Enhanced induction of mitochondrial damage and apoptosis in human leukemia HL-60 cells due to electrolyzed-reduced water and glutathione

Electrolzyed-reduced water (ERW) is a higher pH and lower oxidation-reduction potential water. In the present study, we examined the enhanced effect of ERW in the apoptosis of leukemia cells (HL-60) induced by glutathione (GSH). An enhanced inhibitory effect on the viability of the HL-60 cells was observed after treatment with a combination of ERW with various concentrations of GSH, whereas no cytotoxic effect in normal peripheral blood mononuclear cells was observed. The results of apoptotic related protein indicated that the induction of HL-60 cell death was caused by the induction of apoptosis through upregulation of Bax and downregulation of Bcl-2. The results of further investigation showed a diminution of intracellular GSH levels in ERW, and combination with GSH groups. These results suggest that ERW is an antioxidant, and that ERW, in combination with GSH, has an enhanced apoptosis-inducing effect on HL-60 cells, which might be mediated through the mitochondria-dependent pathway.

Hydrogen-rich saline protects myocardium against ischemia/reperfusion injury in rats

Protective effect of hydrogen (H(2)) gas on cardiac ischemia-reperfusion (I/R) injury has been demonstrated previously. This study was designed to test the hypothesis that hydrogen-rich saline (saline saturated with molecular hydrogen), which is easy to use, induces cardioprotection against ischemia (30 min) and reperfusion (24 h) injury in rats. Adult male Sprague-Dawley rats underwent 30-min occlusion of the left anterior descending (LAD) coronary artery and 24-h reperfusion. Intraperitoneal injection of hydrogen-rich saline before reperfusion significantly decreased plasma and myocardium malondialdehyde (MDA) concentration, decreased cardiac cell apoptosis, and myocardial 8-hydroxydeoxyguanosine (8-OHdG) in area at risk zones (AAR), suppressed the activity of caspase-3, and reduced infarct size. The heart function parameters including left ventricular systolic pressure (LVSP), left ventricular diastolic pressure (LVDP), +(dP/dt)(max) and -(dP/dt)(max) were also significantly improved 24 h after reperfusion. It is concluded that hydrogen-rich saline is a novel, simple, safe, and effective method to attenuate myocardial I/R injury.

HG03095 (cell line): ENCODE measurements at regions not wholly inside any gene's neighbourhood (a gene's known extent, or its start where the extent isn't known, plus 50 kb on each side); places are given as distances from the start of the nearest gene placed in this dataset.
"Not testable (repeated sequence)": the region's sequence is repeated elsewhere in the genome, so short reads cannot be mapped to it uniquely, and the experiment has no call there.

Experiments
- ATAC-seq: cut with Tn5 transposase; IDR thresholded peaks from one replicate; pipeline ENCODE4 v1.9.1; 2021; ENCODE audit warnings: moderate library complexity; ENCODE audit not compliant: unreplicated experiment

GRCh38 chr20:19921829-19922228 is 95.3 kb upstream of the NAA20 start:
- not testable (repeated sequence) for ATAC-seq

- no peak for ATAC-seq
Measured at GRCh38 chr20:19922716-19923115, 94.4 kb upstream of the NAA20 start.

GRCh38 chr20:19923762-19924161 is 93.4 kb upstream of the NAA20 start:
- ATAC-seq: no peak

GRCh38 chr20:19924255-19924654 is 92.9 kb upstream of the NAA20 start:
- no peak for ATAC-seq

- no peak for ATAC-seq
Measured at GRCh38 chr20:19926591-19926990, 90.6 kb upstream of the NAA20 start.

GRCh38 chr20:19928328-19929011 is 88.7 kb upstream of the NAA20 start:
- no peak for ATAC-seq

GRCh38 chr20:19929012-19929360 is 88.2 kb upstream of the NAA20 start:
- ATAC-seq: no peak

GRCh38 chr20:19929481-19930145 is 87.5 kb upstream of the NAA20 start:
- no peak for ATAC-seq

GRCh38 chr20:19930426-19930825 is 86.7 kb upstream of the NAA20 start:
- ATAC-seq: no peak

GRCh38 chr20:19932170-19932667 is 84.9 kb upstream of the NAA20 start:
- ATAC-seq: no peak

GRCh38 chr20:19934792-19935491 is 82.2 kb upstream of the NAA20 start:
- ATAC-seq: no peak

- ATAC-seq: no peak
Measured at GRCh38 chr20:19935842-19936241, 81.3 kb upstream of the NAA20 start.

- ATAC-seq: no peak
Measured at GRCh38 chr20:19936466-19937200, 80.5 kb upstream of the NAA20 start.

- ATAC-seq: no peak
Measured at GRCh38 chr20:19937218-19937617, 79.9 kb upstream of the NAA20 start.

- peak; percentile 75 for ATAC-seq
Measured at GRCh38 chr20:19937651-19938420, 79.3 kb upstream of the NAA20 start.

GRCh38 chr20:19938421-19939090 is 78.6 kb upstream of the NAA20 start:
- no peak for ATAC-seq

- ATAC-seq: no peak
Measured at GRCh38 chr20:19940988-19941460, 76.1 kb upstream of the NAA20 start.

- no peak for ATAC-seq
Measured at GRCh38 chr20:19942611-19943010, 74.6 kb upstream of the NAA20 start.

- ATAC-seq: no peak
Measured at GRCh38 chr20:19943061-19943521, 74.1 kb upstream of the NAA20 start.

Platinum nanocolloid-supplemented hydrogen-dissolved water inhibits growth of human tongue carcinoma cells preferentially over normal cells

Hydrogen-dissolved water (HD-water) or platinum nanocolloid (Pt-nc) has been individually expected as a new therapeutic agent for oxidative stress-related diseases, whereas little is known about their combined effects on cancer, which were elucidated in the present study. HD-water was prepared by microporous gas bubbling, and supplemented with Pt-nc consisting of 0.003-1 ppm Pt and PVP polymers. Antioxidant activities were examined by 1, 1-diphenyl-picrylhydrazyl (DPPH)-radicalscavenging assay. Cytotoxic activities were examined by culturing of tumor and normal cell lines, respectively. HD-water accelerated the Pt-nc-based DPPH-radical scavenging. Pt-nc-supplemented HD-water inhibited either colony formation efficiencies or colony sizes of human tongue carcinoma cells HSC-4, in contrast to no effects of HD-water alone, Pt-nc alone or Pt-absent PVP, but not appreciably inhibit normal human tongue epithelial-like cells DOK. Pt-nc-supplemented HD-water also suppressed cell population growth of HSC-4 cells of near-confluence (at higher cell densities) in view of decreases in either cell numbers or mitochondrial function, although less markedly than colony formation starting from a sparse-cell state (at lower cell densities). Dissolved hydrogen, oxygen concentration or oxido-reduced potentials of HD-water was decreased, rather decreased or increased by Pt-nc addition, respectively. Anti-cancer activity of Pt-nc-supplemented HD-water was shown by its preferential cell-growth inhibition to human tongue carcinoma cells HSC-4 over normal human tongue cells DOK, and might be partly attributed to HD-water-caused enhancement of Pt-nc-relevant antioxidant ability. Pt-nc-supplemented HD-water is expected as a novel agent against human tongue cancers due to its cancer progression-repressive abilities.